NEW ORLEANS — Restoring one of the nation’s major cities will be no easy task — especially when its citizens are dispersed all over the country, oil spills are 80 percent the size of the Exxon Valdez disaster — and after the highest spike in gun sales since Sept. 11, 2001.

At the Joint Operations Command Center or “the JOC” at the Belle Chasse Naval Air Station in New Orleans, troops from the Louisiana and West Virginia National Guard are working hand-in-hand 24 hours a day to make sure they are completely up-to-date on any and all issues that could affect rebuilding operations in the aftermath of Hurricanes Katrina and Rita, said Brig. Gen. John Barnette of the West Virginia National Guard.

At regular briefings at the JOC, troops are brought up to speed on issues such as infrastructure status, security concerns, weather forecasts — anything that could aid or hinder their work. These are done day and night.

Upon my arrival in New Orleans as an embedded reporter with the West Virginia National Guard, we were briefed on the situation the entire state, particularly New Orleans, was facing — as well as our National Guard troops.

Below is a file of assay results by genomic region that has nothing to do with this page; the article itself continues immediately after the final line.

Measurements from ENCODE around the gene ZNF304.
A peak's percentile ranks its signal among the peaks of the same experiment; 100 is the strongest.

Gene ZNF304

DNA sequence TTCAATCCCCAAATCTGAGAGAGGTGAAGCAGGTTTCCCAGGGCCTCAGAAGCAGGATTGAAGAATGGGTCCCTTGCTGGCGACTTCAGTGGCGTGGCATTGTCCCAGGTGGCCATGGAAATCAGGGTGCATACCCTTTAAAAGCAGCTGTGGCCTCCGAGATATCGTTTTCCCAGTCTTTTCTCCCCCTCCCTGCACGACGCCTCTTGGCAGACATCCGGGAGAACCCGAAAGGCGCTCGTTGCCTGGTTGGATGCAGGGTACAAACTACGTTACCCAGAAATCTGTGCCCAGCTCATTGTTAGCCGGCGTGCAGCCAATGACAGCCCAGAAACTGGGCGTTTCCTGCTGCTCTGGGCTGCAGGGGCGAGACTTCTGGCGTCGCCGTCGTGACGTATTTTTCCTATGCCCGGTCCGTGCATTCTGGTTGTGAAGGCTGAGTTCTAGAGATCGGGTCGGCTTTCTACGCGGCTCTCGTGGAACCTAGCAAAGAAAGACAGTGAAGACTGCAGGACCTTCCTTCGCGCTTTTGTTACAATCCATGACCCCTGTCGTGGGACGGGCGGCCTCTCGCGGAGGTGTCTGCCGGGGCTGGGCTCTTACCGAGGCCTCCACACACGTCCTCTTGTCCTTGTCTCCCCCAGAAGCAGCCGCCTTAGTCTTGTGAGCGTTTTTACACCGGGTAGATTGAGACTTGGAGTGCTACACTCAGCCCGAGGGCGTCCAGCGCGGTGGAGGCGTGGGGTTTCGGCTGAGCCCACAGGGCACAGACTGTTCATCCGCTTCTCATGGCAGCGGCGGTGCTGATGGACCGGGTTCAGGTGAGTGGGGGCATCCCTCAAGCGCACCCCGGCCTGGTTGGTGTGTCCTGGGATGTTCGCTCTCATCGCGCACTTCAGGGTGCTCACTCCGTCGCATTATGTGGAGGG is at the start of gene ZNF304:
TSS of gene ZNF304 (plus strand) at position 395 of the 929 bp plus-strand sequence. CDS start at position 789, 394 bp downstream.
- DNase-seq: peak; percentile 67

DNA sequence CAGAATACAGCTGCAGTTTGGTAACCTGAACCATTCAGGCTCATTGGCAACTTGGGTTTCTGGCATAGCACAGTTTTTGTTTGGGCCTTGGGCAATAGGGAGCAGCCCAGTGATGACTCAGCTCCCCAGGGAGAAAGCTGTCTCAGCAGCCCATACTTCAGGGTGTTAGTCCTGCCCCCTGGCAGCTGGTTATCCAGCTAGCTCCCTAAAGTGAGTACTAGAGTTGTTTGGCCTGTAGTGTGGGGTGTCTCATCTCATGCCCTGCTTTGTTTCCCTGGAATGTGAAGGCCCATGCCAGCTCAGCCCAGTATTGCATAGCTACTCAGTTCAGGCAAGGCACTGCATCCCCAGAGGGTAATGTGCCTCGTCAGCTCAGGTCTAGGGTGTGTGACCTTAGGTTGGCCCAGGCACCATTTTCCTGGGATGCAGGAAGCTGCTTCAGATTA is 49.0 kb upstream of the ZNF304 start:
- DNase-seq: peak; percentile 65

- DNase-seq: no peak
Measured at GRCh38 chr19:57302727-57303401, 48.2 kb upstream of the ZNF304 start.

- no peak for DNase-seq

Rebuilding New Orleans will take more than just a few hammers and nails.

After Hurricane Katrina struck, topping levees — then causing them to break — the city was dealt a double whammy with Hurricane Rita. Rita reflooded the city, flooding several areas that were spared by Katrina, according to Brig. Gen. Hunt Downer of the Louisiana National Guard.

As of the first of October, electricity was on in about 70 percent of New Orleans’ Central Business District, Barnette said. The numbers are slightly less in the French Quarter. There is basically none in the surrounding areas. The first waves of residents were arriving back in the city just before Hurricane Rita struck, but now, they are gradually starting to return, depending on where they live and how much damage those areas incurred.

In the rebuilding process, the Central Business District and the French Quarter remain the top priority for the city, Barnette said.

“Right now, they’re trying to reopen as fast as they can. The Central Business District and the French Quarter — that drives the economic base, but they’re also the highest points in the city,” he said. “They got less water. When I say that, the French Quarter is only 14 feet below sea level. It’s like a bowl with two lips on it. You’ve got the Corps of Engineers levees, which are broke, and all these internal levees, which are kind of the safety net. They broke all over the place as well.

“In terms of cleaning up, it’s so massive, the only things that have been done are the Central Business District and the French Quarter. Other than that, nothing has been addressed yet. It’s just too big.”